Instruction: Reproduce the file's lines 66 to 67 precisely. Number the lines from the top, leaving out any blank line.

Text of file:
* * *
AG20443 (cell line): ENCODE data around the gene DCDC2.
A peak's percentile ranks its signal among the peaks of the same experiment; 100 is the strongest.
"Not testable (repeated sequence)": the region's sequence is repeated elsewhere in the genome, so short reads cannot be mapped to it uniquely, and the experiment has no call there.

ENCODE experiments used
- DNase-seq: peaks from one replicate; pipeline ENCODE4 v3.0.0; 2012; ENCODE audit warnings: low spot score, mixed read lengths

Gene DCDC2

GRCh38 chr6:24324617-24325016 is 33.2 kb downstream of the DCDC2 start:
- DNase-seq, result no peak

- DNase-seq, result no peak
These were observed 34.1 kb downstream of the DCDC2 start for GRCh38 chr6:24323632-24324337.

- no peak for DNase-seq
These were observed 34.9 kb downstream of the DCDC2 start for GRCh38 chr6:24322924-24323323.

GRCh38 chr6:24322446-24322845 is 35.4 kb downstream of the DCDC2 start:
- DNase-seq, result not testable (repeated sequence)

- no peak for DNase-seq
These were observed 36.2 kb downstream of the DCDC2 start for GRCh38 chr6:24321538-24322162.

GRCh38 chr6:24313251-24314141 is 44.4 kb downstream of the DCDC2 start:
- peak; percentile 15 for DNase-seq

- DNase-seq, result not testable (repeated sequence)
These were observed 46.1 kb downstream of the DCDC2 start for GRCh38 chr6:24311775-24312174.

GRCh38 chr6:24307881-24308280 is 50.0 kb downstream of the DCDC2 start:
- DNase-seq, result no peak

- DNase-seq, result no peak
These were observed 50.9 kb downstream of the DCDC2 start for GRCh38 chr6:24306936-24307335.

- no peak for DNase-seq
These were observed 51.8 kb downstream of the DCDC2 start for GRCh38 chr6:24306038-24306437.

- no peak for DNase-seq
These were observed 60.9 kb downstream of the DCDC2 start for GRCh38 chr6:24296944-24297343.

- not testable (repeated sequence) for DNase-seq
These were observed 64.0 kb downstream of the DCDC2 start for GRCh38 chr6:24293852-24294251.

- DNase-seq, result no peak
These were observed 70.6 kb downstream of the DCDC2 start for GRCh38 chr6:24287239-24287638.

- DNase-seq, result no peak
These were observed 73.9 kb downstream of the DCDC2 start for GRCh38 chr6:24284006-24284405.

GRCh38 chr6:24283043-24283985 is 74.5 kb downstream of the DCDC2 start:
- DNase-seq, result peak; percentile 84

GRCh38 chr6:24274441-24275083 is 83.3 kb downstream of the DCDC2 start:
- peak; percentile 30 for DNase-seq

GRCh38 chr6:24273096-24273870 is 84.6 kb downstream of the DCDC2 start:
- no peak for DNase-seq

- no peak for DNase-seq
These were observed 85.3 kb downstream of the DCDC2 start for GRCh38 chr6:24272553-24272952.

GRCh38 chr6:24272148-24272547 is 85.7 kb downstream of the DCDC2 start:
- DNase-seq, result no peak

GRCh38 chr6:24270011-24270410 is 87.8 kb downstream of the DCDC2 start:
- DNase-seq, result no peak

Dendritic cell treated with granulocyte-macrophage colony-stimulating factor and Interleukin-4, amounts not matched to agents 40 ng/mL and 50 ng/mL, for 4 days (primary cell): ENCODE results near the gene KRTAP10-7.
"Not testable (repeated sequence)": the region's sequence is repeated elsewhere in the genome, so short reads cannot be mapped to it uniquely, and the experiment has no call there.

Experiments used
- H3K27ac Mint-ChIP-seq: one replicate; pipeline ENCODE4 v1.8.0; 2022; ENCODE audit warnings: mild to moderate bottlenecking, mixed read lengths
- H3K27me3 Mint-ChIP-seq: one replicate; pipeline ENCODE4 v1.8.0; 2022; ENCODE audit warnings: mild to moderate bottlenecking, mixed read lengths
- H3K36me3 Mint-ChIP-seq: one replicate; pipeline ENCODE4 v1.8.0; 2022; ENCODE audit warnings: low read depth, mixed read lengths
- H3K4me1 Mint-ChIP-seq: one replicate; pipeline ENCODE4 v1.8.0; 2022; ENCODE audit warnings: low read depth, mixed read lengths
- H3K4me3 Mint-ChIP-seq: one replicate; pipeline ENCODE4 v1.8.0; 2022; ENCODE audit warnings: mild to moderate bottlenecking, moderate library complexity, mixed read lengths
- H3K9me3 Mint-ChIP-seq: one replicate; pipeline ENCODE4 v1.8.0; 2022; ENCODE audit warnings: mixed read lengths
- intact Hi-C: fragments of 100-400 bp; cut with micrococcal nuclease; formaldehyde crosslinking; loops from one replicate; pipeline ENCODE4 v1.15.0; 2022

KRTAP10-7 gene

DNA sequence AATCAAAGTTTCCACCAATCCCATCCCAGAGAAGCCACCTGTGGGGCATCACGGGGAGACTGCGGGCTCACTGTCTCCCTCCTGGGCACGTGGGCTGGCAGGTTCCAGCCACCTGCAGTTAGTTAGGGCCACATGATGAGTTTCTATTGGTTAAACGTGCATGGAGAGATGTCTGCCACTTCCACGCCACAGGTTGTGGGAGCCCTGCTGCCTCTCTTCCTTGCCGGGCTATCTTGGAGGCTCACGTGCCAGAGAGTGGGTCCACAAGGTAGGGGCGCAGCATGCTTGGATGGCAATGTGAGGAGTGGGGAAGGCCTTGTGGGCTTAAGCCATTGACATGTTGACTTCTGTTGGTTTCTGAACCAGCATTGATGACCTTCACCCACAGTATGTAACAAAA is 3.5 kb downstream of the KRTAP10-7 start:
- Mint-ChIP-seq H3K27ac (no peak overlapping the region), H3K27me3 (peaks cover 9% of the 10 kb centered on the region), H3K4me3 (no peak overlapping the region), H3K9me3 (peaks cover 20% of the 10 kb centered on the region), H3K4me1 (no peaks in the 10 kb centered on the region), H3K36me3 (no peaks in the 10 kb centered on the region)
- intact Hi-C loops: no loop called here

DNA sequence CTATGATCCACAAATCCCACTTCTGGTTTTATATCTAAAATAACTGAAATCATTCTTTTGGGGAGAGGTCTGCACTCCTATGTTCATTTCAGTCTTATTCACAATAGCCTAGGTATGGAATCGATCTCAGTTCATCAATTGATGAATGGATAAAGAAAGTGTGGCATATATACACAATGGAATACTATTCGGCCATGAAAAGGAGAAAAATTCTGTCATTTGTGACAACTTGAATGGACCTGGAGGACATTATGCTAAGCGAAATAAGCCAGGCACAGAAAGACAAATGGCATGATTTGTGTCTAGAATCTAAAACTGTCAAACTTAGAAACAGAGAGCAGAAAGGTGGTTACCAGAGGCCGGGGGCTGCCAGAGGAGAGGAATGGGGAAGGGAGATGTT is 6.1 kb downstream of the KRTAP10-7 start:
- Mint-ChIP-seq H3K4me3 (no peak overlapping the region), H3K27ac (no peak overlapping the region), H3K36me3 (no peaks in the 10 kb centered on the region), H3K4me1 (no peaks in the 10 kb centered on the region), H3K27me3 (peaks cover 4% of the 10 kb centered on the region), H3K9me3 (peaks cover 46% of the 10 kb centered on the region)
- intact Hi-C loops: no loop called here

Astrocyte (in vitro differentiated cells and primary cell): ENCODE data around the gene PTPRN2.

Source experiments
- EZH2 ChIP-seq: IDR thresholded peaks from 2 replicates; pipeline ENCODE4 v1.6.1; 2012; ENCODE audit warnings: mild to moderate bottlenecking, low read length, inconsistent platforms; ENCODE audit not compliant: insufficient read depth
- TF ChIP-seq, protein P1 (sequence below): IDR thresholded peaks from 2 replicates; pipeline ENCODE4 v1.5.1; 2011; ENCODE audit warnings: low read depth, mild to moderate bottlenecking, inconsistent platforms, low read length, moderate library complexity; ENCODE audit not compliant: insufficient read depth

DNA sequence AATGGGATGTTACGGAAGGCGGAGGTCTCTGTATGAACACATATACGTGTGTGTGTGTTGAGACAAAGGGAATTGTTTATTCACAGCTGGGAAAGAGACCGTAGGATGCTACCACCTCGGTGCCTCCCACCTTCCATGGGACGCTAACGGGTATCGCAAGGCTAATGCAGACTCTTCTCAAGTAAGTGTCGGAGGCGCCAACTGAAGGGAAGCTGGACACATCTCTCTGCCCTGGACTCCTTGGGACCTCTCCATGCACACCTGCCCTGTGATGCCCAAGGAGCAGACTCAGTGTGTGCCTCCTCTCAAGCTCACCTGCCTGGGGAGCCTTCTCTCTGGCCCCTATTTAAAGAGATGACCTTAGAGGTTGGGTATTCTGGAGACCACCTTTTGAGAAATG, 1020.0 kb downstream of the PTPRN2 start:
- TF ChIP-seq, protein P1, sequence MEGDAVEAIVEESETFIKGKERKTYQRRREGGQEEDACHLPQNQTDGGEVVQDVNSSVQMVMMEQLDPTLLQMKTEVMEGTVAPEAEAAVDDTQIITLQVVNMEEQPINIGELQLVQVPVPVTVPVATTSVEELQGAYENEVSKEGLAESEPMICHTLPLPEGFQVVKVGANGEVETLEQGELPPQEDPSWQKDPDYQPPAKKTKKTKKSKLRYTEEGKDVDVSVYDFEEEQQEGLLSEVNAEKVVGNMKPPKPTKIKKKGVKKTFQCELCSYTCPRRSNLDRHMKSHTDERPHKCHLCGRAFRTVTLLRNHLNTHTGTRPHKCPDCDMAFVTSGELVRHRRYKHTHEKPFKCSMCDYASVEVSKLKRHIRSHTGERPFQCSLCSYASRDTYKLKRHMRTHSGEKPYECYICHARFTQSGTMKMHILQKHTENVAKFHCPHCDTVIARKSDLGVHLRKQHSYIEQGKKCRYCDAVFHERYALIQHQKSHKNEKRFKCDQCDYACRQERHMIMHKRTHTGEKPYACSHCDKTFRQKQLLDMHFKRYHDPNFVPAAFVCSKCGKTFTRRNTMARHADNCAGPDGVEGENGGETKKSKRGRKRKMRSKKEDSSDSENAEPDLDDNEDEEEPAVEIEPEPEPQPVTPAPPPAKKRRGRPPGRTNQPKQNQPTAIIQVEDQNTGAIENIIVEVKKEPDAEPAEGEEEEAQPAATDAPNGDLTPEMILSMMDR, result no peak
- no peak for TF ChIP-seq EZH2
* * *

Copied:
- EZH2 ChIP-seq: IDR thresholded peaks from 2 replicates; pipeline ENCODE4 v1.6.1; 2012; ENCODE audit warnings: mild to moderate bottlenecking, low read length, inconsistent platforms; ENCODE audit not compliant: insufficient read depth
- TF ChIP-seq, protein P1 (sequence below): IDR thresholded peaks from 2 replicates; pipeline ENCODE4 v1.5.1; 2011; ENCODE audit warnings: low read depth, mild to moderate bottlenecking, inconsistent platforms, low read length, moderate library complexity; ENCODE audit not compliant: insufficient read depth